Sitting inside of a flying tube for hours can lead to some effects on our bodies. We’re dealing with a higher cabin altitude.The oxygen and humidity levels are lower. The amount of good rest you can have is suboptimal. Usually the amount of movement you can perform inside an aeroplane is limited. And you’ll have to often deal with jet lag. What consequences can this all lead to? And how does exercise impact all of that?

 

What does the evidence say?

Due to variables mentioned in the introduction, flying can have some negative effects on our body. Let’s take a look at three studies where they have measured the effects of flying on the human body. And what exercise can do with that.

Study #1  (deep vein thrombosis)

According to an older study (1), the chances of getting deep vein thrombosis is increased up to 2 weeks post flying. Deep vein thrombosis occurs when blood clots develop in the deep veins of the leg and can happen at any time when the blood can’t move through the vessels properly, such as after sitting in a airline seat for hours at a time without moving. According to a more accurate and more recent study(1), the chances of getting deep vein thrombosis as a result of flying is very small. 1 out of 2 million travelers would be at risk of getting severe outcomes due to post flight deep vein thrombosis. A person’s individual risk of suffering from a clot is higher if they have certain medical conditions that increase the risk of clots, such as:

  • Varicose veins
  • Cancer
  • A history of leg clots
  • Recent leg or pelvic surgery or a leg injury
  • Smokers
  • Pregnant woman
  • Overweight individuals

The researchers suggest that you can lower your chances of deep vein thrombosis by:

  • Having a general active lifestyle
  • Exercise regularly 
  • staying active on the plane i.e. stand up and walk frequently during long flights.
  • Stretching the legs and ankles frequently while seated in an airplane
  • Drinking plenty of water
  • Eating a balanced diet and maintaining a healthy weight

Study #2   (oxygen saturation levels in the blood)

Another study (2) has shown that due to the lack of cabin pressure in the airplane, the body’s ability to consume oxygen is reduced. Leading to lower O2 saturation in the bloodstream. Lower O2 saturation can have a negative impact on our performance. During this study they tested two groups. Both took a long haul flight. One group did some exercise immediately post flying, whilst the other group didn’t exercise. Every hour they would compare oxygen saturation levels in the blood. The results were that the group that performed exercise post flying restored their oxygen saturation levels to baseline immediately during activity, whilst the oxygen saturation levels of the group that didn’t exercise remained lower until 36 hours post flight. It then slowly increased, reaching baseline after 48 hours.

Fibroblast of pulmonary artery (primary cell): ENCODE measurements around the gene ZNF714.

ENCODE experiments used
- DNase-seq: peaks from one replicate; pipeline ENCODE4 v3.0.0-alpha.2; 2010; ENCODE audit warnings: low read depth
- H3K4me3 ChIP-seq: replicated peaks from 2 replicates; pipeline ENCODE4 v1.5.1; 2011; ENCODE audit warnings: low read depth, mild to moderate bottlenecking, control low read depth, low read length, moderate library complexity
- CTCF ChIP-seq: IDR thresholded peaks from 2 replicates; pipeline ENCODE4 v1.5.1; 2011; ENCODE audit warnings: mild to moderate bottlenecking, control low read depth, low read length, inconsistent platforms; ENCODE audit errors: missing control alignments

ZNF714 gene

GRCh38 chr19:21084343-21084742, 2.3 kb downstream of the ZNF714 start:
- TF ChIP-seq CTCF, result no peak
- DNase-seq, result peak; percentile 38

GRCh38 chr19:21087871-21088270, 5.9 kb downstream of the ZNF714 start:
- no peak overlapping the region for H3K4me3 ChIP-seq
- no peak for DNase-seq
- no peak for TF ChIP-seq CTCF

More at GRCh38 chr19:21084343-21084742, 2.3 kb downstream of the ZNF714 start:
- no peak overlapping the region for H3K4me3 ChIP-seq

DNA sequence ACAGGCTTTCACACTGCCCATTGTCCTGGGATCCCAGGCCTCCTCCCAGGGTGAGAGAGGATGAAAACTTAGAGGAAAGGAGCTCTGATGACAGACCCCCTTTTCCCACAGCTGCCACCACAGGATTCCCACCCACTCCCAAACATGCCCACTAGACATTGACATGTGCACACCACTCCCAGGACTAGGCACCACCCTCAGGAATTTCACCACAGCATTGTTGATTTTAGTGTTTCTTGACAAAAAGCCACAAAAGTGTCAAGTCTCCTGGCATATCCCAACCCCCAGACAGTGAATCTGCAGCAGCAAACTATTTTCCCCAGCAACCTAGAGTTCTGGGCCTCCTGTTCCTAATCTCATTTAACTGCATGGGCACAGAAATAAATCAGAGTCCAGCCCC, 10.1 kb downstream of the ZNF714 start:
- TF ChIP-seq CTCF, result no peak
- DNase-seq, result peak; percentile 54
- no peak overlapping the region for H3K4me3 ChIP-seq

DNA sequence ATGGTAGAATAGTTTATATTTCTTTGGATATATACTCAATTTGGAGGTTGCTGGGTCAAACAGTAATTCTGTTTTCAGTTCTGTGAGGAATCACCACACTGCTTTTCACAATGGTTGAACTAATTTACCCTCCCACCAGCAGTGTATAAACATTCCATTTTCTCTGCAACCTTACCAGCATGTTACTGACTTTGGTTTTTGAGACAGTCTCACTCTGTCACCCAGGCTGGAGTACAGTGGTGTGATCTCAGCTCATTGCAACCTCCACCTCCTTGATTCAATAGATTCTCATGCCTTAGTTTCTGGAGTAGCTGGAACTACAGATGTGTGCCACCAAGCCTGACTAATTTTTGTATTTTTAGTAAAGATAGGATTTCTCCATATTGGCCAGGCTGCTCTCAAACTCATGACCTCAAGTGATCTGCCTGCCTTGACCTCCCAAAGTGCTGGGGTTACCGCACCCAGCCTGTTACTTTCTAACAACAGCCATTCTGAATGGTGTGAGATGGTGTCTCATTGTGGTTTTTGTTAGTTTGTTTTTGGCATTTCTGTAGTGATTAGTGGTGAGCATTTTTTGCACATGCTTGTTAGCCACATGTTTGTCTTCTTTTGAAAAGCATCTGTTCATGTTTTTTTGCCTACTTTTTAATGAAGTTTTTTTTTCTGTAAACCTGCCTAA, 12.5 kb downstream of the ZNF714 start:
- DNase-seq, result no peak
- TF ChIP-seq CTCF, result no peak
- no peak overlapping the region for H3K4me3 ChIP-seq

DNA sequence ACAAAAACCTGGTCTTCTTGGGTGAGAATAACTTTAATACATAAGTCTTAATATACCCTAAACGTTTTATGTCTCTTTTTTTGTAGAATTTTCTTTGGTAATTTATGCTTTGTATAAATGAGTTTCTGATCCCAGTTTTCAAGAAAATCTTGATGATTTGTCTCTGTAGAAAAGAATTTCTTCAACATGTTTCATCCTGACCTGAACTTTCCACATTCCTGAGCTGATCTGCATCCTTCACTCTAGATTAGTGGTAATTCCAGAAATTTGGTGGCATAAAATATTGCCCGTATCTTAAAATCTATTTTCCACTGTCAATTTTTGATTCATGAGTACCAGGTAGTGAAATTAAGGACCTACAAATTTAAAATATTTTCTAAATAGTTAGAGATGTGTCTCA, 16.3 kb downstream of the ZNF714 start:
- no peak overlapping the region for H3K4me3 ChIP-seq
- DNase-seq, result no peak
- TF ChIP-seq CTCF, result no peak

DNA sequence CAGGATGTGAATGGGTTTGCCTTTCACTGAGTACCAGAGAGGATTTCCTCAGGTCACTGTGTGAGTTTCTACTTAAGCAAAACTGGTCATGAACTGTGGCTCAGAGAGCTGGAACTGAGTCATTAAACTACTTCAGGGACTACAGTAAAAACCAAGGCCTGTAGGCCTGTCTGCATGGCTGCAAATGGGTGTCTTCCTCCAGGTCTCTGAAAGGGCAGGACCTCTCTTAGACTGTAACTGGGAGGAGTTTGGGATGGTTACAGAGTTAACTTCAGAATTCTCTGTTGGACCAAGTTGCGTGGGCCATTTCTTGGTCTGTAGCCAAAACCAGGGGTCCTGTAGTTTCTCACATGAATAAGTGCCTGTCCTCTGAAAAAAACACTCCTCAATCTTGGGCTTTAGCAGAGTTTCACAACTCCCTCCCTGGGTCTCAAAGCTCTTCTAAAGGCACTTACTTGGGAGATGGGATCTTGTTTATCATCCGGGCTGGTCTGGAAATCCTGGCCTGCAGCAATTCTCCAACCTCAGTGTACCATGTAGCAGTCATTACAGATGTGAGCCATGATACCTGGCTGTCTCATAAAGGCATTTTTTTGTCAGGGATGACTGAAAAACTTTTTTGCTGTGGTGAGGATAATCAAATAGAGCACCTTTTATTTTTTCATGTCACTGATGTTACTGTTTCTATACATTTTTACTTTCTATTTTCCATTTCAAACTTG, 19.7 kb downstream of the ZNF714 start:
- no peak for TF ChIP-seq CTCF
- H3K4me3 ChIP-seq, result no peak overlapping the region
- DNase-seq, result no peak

Study #3   (Exercise effect on jet lag)

In 1996, a study(3) from Japan observed flight attendants traveling from Tokyo to Los Angeles (an eight-hour time difference). They’ve split the crew into two groups. One group performed outdoor exercise directly post flying for a couple of hours, while the other group didn’t perform any exercise. Monitoring they’re sleep-wake pattern pre and post flight, they concluded that outdoor exercise cut jet lag recovery time from four days to three.

 

Conclusion

The answer to the question “is it safe to exercise post flying” is simply; Yes! The evidence actually suggests that exercising post flying has long term health benefits.

Exercising post flying (and in general):

  • reduces chances of deep vein thrombosis
  • directly raises saturated oxygen levels in the blood back to baseline. 
  • Reduces jet lag recovery time

There’s no evidence to suggest that there are negative side effects to exercising post flying. Just make sure to auto-regulate your training. If you’re feeling a little bit weaker after a flight (which doesn’t always have to be the case), make sure to reduce your training intensity to match your current energy levels. More about auto-regulation please read: http://www.globallifter.com/articles/rpe-why-and-how-to-use-it/.

 

Brandon Dudley
www.globallifter.com
IG: Brandon_dudley_

 

References

  1. https://www.webmd.com/healthy-aging/news/20031104/air-travel-raises-clot-risks#2
  2. https://exerciseinstitute.com.au/long-haul-flying-impacts-on-exercise/
  3. https://pubmed.ncbi.nlm.nih.gov/8968481/

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